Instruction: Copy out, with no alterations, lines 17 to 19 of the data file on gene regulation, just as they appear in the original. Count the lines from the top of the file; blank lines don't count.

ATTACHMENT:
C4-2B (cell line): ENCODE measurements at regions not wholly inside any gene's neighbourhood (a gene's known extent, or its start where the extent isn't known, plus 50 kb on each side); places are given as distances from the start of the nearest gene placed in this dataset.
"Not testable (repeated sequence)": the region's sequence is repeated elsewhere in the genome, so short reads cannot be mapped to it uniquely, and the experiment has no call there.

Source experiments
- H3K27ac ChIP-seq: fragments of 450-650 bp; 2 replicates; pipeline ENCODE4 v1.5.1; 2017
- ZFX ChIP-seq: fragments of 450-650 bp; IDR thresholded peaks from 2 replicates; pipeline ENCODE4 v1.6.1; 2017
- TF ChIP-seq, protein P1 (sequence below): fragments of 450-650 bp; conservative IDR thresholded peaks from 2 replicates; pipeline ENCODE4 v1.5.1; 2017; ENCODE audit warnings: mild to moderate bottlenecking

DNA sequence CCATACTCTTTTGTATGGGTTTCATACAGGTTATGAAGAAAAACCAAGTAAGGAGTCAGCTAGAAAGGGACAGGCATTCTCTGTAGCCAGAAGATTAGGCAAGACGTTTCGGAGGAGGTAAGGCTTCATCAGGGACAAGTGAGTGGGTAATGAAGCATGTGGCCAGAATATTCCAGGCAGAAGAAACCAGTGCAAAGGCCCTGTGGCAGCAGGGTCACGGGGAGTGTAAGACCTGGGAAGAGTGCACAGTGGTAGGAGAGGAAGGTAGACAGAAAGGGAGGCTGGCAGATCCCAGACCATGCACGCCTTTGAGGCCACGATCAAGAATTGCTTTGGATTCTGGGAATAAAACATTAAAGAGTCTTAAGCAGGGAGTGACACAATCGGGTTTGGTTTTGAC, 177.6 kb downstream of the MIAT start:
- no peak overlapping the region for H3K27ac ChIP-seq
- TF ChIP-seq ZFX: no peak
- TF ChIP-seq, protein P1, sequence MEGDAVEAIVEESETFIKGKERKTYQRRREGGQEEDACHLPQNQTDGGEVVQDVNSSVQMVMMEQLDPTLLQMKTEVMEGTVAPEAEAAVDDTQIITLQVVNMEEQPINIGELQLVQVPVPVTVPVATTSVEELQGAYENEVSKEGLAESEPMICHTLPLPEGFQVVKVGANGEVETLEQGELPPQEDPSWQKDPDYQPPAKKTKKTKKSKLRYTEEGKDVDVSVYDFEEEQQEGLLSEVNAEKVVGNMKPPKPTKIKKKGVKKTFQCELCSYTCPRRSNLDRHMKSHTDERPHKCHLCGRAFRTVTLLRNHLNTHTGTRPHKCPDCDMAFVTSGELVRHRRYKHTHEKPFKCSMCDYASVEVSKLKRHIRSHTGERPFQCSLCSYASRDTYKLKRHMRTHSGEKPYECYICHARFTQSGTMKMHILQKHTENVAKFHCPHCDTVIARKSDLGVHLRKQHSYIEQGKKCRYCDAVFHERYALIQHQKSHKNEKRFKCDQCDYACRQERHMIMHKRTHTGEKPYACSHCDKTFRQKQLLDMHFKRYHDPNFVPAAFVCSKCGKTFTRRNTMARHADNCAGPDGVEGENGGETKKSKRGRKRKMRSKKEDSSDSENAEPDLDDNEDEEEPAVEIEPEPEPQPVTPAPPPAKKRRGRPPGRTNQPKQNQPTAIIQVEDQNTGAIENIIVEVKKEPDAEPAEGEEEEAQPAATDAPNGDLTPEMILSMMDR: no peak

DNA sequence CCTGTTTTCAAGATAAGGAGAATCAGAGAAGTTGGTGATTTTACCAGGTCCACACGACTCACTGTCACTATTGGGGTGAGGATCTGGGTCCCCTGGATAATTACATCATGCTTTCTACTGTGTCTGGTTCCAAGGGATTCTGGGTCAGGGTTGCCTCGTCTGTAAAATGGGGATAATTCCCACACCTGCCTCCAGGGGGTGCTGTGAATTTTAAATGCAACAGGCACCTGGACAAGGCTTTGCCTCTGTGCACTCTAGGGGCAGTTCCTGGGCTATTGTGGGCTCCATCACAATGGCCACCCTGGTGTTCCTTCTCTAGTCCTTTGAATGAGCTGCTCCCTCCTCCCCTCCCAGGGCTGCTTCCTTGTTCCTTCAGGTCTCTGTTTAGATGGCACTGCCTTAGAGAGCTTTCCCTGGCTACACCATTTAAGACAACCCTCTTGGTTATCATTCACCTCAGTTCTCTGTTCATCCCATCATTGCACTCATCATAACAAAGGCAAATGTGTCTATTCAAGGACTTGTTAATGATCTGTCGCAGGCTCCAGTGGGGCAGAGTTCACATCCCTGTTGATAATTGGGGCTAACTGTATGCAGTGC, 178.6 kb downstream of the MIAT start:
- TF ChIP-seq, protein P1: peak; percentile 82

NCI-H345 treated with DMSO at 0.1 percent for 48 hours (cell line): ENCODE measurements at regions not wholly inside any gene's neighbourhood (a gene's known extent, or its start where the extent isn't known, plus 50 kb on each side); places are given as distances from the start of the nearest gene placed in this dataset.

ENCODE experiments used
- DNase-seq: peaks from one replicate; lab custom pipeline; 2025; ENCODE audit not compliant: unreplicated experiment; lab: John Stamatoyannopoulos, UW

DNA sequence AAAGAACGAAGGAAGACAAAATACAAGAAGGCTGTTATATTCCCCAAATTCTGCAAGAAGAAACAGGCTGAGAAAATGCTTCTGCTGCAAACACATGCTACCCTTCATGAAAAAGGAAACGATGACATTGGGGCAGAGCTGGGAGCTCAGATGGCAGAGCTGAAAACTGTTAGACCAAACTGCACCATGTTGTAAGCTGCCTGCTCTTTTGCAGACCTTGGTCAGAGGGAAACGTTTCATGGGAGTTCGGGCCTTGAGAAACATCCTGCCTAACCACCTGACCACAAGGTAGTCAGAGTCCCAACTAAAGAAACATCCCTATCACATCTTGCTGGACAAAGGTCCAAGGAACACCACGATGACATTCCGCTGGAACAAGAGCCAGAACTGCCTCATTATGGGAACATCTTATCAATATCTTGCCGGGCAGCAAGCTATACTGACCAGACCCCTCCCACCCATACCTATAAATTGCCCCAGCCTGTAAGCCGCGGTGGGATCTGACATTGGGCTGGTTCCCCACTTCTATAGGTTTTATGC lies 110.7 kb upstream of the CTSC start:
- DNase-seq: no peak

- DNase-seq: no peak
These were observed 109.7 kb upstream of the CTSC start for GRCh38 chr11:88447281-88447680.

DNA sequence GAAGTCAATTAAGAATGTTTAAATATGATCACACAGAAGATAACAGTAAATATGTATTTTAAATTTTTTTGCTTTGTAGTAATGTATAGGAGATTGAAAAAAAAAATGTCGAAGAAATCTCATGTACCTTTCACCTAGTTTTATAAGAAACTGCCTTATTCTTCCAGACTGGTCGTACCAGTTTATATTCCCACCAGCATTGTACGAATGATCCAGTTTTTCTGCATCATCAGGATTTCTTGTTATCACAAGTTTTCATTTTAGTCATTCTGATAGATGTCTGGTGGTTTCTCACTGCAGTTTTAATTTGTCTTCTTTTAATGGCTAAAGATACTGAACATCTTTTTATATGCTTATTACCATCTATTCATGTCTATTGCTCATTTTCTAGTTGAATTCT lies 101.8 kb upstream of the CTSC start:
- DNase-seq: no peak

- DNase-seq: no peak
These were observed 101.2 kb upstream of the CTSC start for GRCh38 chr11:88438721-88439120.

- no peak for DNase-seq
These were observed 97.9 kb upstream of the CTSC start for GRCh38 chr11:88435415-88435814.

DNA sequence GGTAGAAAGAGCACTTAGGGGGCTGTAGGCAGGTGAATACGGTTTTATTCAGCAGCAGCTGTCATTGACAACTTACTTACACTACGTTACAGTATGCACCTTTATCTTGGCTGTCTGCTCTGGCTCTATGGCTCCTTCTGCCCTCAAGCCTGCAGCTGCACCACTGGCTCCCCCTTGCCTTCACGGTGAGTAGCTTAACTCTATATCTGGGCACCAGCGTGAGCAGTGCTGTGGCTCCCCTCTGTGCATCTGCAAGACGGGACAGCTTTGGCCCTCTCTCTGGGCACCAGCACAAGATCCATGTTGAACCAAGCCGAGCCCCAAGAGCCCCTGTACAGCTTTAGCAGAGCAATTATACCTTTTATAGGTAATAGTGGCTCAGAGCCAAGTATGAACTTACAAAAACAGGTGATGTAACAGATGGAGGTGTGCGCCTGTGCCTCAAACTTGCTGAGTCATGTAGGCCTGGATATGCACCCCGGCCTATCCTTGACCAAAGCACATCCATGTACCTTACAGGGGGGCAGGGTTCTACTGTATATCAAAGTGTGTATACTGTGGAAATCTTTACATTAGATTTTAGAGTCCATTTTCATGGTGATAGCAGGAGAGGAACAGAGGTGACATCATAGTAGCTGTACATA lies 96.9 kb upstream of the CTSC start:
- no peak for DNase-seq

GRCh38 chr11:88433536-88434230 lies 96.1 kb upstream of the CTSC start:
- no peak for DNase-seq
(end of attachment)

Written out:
- DNase-seq: no peak

- DNase-seq: no peak
These were observed 109.7 kb upstream of the CTSC start for GRCh38 chr11:88447281-88447680.